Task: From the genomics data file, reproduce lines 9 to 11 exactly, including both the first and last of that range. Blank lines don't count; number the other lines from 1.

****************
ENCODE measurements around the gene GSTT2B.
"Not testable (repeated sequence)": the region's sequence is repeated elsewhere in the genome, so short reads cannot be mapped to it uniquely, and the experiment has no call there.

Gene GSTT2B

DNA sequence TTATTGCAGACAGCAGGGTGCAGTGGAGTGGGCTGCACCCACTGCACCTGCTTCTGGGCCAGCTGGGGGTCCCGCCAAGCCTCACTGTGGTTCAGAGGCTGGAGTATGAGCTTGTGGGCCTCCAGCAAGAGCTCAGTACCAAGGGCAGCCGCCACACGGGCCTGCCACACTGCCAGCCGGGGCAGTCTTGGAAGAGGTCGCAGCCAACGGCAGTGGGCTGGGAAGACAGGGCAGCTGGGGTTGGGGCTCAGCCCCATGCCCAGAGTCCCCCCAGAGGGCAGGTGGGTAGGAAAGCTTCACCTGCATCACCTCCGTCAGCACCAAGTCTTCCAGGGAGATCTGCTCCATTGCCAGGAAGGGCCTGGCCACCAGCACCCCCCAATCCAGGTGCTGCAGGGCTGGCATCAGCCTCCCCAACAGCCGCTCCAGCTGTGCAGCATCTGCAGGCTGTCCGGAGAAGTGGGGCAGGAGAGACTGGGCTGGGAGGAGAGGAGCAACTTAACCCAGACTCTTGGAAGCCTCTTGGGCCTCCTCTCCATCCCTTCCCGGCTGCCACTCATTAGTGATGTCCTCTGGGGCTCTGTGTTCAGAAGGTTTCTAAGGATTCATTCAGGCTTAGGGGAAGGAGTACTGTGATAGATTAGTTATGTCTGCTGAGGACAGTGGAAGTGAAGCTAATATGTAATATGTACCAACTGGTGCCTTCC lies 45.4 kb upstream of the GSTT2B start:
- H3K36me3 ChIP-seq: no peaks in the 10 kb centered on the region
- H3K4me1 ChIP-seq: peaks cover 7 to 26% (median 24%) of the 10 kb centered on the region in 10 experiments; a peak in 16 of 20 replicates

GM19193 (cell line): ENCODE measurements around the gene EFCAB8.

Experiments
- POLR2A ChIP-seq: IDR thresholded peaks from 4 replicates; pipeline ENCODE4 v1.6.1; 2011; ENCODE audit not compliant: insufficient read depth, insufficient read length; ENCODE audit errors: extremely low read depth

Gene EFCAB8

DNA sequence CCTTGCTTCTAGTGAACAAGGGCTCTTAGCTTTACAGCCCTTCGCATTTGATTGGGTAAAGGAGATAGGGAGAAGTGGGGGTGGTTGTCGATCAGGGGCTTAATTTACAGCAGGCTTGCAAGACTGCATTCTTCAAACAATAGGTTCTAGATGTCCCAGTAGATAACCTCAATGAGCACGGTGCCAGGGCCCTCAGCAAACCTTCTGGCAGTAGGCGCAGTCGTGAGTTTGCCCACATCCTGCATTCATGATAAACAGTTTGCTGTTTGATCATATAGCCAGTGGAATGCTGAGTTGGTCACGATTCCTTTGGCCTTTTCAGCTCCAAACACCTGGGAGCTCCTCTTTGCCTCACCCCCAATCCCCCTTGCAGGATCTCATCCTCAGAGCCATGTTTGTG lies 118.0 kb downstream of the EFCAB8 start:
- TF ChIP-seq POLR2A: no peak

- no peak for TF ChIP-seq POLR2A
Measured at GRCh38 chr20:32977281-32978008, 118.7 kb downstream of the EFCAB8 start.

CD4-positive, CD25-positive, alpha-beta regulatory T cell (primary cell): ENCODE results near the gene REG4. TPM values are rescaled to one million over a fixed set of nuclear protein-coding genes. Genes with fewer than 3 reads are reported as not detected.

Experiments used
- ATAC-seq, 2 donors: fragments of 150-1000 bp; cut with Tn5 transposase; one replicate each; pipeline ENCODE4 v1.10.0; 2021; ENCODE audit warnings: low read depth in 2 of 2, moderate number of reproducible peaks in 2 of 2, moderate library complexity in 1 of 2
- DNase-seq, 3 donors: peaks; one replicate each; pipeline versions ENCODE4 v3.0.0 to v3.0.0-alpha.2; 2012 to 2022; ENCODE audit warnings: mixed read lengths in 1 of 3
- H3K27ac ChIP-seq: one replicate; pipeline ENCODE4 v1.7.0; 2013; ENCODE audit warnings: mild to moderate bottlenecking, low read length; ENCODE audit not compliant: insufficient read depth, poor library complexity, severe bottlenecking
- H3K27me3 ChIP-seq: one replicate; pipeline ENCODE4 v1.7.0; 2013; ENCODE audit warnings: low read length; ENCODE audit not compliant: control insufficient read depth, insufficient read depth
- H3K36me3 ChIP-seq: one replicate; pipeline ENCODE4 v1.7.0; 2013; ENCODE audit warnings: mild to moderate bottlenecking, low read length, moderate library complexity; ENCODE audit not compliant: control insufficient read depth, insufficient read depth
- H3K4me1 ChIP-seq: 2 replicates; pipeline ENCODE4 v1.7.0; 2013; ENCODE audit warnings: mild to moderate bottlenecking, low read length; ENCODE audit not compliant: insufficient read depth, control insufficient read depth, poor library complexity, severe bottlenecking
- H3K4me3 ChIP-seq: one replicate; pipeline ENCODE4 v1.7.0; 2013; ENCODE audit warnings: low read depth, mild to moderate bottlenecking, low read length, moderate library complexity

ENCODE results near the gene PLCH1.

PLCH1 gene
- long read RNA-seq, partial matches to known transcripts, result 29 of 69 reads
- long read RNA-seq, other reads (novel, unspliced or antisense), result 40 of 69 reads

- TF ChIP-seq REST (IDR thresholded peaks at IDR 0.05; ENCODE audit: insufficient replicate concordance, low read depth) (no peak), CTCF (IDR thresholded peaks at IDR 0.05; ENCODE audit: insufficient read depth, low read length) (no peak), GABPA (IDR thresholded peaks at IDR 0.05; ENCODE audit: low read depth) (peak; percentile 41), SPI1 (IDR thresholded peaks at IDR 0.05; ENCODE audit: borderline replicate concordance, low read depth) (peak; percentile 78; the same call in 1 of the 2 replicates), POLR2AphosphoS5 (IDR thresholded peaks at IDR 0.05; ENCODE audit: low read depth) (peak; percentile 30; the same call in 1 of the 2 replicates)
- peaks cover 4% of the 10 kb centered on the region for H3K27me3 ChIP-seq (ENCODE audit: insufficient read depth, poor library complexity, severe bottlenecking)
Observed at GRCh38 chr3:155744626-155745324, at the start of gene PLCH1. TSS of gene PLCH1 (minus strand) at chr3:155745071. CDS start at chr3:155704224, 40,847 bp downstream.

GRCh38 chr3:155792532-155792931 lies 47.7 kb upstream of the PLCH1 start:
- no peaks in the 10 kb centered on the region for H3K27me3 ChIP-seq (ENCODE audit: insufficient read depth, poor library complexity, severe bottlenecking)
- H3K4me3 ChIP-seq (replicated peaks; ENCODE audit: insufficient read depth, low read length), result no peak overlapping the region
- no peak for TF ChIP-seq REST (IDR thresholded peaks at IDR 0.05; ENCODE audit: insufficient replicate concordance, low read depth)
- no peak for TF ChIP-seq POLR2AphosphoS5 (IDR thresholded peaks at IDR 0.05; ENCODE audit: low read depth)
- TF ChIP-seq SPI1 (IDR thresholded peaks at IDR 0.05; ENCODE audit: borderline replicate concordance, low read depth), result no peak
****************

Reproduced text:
- POLR2A ChIP-seq: IDR thresholded peaks from 4 replicates; pipeline ENCODE4 v1.6.1; 2011; ENCODE audit not compliant: insufficient read depth, insufficient read length; ENCODE audit errors: extremely low read depth

Gene EFCAB8

DNA sequence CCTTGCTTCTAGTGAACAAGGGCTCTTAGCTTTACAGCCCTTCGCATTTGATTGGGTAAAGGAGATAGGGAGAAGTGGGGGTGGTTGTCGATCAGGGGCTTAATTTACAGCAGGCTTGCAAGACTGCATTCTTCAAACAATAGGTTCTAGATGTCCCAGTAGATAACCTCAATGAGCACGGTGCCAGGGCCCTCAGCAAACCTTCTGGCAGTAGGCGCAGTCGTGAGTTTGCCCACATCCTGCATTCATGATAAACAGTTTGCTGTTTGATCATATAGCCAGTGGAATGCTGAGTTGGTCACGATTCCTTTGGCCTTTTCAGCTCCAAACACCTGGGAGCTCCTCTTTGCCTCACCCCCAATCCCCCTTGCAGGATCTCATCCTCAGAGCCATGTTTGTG lies 118.0 kb downstream of the EFCAB8 start: